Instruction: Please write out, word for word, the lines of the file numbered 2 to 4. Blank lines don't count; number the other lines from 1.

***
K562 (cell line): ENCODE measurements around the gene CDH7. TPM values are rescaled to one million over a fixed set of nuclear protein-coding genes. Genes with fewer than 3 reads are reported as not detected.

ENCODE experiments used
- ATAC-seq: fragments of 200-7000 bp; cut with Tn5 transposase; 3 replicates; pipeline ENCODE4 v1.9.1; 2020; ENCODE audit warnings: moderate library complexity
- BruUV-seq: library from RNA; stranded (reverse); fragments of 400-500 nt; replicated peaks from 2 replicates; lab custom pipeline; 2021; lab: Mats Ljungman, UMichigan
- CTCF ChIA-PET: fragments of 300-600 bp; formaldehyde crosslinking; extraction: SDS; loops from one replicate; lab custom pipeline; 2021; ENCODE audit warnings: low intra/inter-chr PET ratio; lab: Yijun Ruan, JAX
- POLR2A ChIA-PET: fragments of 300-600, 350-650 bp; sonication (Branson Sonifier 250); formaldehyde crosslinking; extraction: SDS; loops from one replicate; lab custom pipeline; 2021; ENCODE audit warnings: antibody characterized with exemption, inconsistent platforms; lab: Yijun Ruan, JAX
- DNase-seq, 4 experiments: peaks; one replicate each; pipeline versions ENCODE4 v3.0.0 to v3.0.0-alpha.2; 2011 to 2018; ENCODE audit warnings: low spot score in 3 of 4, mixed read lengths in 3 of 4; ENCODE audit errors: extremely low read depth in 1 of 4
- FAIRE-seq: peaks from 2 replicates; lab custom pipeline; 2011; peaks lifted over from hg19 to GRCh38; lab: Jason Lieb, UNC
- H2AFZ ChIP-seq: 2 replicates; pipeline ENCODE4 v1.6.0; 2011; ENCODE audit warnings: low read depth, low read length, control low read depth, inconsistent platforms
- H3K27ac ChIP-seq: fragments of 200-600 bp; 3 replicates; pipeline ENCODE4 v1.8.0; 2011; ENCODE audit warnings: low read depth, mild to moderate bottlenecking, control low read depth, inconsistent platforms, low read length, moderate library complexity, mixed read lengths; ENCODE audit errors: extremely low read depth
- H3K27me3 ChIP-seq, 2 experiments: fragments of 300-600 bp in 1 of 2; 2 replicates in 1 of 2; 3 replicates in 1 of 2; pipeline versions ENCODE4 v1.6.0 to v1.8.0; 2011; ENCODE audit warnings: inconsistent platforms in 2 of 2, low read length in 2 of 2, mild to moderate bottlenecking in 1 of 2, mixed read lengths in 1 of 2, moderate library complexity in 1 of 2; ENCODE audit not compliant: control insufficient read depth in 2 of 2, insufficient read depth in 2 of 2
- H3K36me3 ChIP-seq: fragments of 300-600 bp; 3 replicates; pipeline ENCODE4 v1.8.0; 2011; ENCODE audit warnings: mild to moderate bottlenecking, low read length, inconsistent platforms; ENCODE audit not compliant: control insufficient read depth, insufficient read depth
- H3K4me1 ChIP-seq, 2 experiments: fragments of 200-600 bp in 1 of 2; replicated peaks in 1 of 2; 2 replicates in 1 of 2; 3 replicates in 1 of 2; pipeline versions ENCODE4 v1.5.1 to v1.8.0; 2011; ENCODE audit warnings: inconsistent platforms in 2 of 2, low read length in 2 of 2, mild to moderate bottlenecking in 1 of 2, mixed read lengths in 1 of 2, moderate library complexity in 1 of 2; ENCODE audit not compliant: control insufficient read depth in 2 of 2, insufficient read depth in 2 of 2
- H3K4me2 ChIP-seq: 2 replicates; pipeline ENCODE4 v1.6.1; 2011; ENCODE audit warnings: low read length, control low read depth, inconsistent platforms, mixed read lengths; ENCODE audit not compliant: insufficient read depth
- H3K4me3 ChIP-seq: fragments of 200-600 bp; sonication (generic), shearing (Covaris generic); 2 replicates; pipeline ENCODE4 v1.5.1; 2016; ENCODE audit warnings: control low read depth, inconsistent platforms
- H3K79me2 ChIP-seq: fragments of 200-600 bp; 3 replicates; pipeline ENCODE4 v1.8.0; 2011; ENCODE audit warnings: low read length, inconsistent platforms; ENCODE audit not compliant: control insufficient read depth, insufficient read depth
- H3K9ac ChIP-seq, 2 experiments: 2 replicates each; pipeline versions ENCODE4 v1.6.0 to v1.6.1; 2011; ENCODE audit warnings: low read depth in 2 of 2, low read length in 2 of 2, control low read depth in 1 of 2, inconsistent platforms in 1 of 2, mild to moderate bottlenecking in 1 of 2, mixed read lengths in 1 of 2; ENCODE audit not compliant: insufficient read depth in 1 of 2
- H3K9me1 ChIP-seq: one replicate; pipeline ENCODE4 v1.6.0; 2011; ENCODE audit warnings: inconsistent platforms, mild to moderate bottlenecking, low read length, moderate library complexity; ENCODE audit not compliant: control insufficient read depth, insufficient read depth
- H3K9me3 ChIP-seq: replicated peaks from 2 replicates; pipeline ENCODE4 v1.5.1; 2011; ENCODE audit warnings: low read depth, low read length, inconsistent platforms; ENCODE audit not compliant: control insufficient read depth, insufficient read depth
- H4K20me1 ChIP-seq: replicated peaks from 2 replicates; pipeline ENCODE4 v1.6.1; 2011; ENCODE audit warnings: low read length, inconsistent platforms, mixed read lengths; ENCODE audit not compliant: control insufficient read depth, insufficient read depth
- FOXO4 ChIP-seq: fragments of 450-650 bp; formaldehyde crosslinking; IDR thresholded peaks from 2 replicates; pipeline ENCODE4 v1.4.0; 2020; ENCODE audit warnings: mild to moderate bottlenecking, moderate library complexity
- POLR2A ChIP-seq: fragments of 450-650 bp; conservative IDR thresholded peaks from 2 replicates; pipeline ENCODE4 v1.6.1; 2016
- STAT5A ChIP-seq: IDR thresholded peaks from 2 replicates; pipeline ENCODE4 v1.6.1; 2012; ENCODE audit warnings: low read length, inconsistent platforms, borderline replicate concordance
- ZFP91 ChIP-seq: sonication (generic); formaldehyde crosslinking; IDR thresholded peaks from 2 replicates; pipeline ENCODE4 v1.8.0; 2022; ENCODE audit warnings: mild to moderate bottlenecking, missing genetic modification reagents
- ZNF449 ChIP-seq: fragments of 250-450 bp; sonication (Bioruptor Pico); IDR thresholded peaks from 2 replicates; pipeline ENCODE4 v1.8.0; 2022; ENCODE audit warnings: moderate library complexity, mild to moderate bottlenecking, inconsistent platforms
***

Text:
ENCODE experiments used
- ATAC-seq: fragments of 200-7000 bp; cut with Tn5 transposase; 3 replicates; pipeline ENCODE4 v1.9.1; 2020; ENCODE audit warnings: moderate library complexity
- BruUV-seq: library from RNA; stranded (reverse); fragments of 400-500 nt; replicated peaks from 2 replicates; lab custom pipeline; 2021; lab: Mats Ljungman, UMichigan